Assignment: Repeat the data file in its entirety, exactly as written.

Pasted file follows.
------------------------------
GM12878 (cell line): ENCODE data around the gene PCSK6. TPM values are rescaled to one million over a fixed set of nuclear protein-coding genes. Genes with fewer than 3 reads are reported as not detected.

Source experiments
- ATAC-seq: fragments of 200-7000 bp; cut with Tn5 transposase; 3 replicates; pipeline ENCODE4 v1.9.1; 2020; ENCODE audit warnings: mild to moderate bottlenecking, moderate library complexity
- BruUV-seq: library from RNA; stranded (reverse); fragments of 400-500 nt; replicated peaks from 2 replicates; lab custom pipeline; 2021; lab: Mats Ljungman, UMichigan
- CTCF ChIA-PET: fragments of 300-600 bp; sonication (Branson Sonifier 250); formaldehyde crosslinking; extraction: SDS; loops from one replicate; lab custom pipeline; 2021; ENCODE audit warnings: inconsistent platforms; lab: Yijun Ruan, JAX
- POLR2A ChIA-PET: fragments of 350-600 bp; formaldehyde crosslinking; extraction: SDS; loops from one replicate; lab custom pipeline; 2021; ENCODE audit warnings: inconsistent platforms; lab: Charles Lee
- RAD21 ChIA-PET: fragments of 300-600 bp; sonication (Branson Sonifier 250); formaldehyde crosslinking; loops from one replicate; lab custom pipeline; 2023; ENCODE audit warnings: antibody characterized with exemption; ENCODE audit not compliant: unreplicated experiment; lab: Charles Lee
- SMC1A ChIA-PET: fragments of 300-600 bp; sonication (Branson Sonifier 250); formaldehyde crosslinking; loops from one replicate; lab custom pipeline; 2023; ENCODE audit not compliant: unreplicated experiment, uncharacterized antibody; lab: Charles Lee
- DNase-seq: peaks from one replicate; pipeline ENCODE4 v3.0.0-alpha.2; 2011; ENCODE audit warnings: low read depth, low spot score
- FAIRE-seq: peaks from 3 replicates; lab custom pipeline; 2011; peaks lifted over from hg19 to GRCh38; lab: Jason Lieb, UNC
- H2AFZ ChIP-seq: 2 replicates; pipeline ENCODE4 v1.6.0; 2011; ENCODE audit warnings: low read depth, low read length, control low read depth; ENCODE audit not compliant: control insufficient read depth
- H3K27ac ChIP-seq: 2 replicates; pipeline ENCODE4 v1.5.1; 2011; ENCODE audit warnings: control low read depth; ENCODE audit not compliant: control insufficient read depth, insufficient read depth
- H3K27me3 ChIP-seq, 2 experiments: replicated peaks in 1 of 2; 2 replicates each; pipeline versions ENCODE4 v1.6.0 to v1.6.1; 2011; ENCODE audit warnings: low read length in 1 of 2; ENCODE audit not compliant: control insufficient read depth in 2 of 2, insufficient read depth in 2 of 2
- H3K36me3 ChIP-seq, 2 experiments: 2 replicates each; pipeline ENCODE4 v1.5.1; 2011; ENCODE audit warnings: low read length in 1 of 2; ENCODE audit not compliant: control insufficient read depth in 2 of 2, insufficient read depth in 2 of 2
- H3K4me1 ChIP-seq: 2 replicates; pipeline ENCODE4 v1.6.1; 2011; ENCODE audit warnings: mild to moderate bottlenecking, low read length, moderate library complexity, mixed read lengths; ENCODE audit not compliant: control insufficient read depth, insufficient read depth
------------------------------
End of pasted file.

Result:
GM12878 (cell line): ENCODE data around the gene PCSK6. TPM values are rescaled to one million over a fixed set of nuclear protein-coding genes. Genes with fewer than 3 reads are reported as not detected.

Source experiments
- ATAC-seq: fragments of 200-7000 bp; cut with Tn5 transposase; 3 replicates; pipeline ENCODE4 v1.9.1; 2020; ENCODE audit warnings: mild to moderate bottlenecking, moderate library complexity
- BruUV-seq: library from RNA; stranded (reverse); fragments of 400-500 nt; replicated peaks from 2 replicates; lab custom pipeline; 2021; lab: Mats Ljungman, UMichigan
- CTCF ChIA-PET: fragments of 300-600 bp; sonication (Branson Sonifier 250); formaldehyde crosslinking; extraction: SDS; loops from one replicate; lab custom pipeline; 2021; ENCODE audit warnings: inconsistent platforms; lab: Yijun Ruan, JAX
- POLR2A ChIA-PET: fragments of 350-600 bp; formaldehyde crosslinking; extraction: SDS; loops from one replicate; lab custom pipeline; 2021; ENCODE audit warnings: inconsistent platforms; lab: Charles Lee
- RAD21 ChIA-PET: fragments of 300-600 bp; sonication (Branson Sonifier 250); formaldehyde crosslinking; loops from one replicate; lab custom pipeline; 2023; ENCODE audit warnings: antibody characterized with exemption; ENCODE audit not compliant: unreplicated experiment; lab: Charles Lee
- SMC1A ChIA-PET: fragments of 300-600 bp; sonication (Branson Sonifier 250); formaldehyde crosslinking; loops from one replicate; lab custom pipeline; 2023; ENCODE audit not compliant: unreplicated experiment, uncharacterized antibody; lab: Charles Lee
- DNase-seq: peaks from one replicate; pipeline ENCODE4 v3.0.0-alpha.2; 2011; ENCODE audit warnings: low read depth, low spot score
- FAIRE-seq: peaks from 3 replicates; lab custom pipeline; 2011; peaks lifted over from hg19 to GRCh38; lab: Jason Lieb, UNC
- H2AFZ ChIP-seq: 2 replicates; pipeline ENCODE4 v1.6.0; 2011; ENCODE audit warnings: low read depth, low read length, control low read depth; ENCODE audit not compliant: control insufficient read depth
- H3K27ac ChIP-seq: 2 replicates; pipeline ENCODE4 v1.5.1; 2011; ENCODE audit warnings: control low read depth; ENCODE audit not compliant: control insufficient read depth, insufficient read depth
- H3K27me3 ChIP-seq, 2 experiments: replicated peaks in 1 of 2; 2 replicates each; pipeline versions ENCODE4 v1.6.0 to v1.6.1; 2011; ENCODE audit warnings: low read length in 1 of 2; ENCODE audit not compliant: control insufficient read depth in 2 of 2, insufficient read depth in 2 of 2
- H3K36me3 ChIP-seq, 2 experiments: 2 replicates each; pipeline ENCODE4 v1.5.1; 2011; ENCODE audit warnings: low read length in 1 of 2; ENCODE audit not compliant: control insufficient read depth in 2 of 2, insufficient read depth in 2 of 2
- H3K4me1 ChIP-seq: 2 replicates; pipeline ENCODE4 v1.6.1; 2011; ENCODE audit warnings: mild to moderate bottlenecking, low read length, moderate library complexity, mixed read lengths; ENCODE audit not compliant: control insufficient read depth, insufficient read depth